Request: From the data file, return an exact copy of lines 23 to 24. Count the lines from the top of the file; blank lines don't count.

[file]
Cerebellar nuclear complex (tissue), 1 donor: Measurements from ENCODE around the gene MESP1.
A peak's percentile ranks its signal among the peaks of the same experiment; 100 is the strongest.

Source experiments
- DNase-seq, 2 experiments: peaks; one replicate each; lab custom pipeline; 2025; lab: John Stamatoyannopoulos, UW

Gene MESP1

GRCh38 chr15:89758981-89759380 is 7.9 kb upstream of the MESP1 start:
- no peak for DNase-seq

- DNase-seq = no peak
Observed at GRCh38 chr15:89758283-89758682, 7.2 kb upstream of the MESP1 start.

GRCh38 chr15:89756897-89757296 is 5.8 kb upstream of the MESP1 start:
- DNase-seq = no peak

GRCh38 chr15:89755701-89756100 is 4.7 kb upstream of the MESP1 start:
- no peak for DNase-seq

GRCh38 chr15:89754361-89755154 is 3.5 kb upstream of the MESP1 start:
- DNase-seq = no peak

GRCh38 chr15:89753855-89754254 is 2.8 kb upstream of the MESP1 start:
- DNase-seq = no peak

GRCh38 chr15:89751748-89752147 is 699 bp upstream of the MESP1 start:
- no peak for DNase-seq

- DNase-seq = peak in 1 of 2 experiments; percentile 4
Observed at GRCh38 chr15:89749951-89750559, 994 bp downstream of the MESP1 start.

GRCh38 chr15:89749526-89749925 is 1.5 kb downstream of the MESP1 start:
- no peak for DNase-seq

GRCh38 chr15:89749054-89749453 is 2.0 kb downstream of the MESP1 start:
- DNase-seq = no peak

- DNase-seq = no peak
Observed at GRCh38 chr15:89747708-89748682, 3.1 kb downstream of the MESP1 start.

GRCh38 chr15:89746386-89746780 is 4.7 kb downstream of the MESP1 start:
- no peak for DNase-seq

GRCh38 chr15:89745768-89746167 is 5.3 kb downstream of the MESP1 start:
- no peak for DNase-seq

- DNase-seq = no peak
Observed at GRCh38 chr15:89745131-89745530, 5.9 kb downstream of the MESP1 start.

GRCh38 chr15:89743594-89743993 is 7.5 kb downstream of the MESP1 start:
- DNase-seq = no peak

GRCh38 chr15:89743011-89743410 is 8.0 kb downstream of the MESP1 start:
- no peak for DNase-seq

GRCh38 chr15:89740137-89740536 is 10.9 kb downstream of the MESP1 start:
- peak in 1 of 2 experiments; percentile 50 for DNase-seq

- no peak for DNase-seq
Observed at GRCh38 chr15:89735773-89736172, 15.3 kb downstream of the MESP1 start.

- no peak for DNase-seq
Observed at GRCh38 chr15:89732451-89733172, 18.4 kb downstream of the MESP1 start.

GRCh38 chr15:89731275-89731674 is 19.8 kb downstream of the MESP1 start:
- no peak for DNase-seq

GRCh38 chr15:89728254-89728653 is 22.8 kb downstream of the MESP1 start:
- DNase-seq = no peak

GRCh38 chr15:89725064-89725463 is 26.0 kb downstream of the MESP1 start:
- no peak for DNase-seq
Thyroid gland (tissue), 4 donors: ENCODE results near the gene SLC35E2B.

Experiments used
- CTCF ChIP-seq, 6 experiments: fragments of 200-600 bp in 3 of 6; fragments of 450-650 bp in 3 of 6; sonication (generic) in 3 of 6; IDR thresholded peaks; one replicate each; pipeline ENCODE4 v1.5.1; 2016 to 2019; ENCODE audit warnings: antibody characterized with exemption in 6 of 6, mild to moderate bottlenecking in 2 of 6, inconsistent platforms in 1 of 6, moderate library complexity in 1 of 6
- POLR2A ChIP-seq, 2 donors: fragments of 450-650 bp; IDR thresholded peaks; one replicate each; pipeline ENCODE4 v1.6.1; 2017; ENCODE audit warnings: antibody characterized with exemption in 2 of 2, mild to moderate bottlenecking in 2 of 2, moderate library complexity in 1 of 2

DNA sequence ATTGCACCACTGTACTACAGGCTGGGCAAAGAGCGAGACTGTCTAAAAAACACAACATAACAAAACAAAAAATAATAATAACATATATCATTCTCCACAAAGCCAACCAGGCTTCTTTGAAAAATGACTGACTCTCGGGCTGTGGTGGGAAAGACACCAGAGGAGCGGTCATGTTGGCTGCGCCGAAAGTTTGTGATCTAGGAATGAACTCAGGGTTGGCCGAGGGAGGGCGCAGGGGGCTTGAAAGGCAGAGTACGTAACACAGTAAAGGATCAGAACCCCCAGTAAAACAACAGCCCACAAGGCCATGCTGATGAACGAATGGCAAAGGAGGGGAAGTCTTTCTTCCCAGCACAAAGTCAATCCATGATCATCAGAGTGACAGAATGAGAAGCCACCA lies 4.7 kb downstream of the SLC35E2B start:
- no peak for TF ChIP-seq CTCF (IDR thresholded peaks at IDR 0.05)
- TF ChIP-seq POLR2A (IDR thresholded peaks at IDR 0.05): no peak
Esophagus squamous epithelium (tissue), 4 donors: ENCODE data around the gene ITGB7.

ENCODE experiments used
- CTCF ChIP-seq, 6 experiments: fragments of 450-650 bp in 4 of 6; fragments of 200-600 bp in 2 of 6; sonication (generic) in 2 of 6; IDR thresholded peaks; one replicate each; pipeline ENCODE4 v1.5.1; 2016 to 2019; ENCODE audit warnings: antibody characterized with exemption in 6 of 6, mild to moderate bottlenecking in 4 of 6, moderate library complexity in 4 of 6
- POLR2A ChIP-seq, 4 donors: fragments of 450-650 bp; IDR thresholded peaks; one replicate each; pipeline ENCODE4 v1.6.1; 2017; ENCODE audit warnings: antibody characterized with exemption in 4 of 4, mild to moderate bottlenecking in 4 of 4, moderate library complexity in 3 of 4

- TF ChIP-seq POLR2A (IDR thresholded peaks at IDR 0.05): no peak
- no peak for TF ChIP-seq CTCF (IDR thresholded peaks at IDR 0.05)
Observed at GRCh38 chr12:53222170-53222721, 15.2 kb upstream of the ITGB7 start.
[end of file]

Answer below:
- no peak for DNase-seq

GRCh38 chr15:89749054-89749453 is 2.0 kb downstream of the MESP1 start: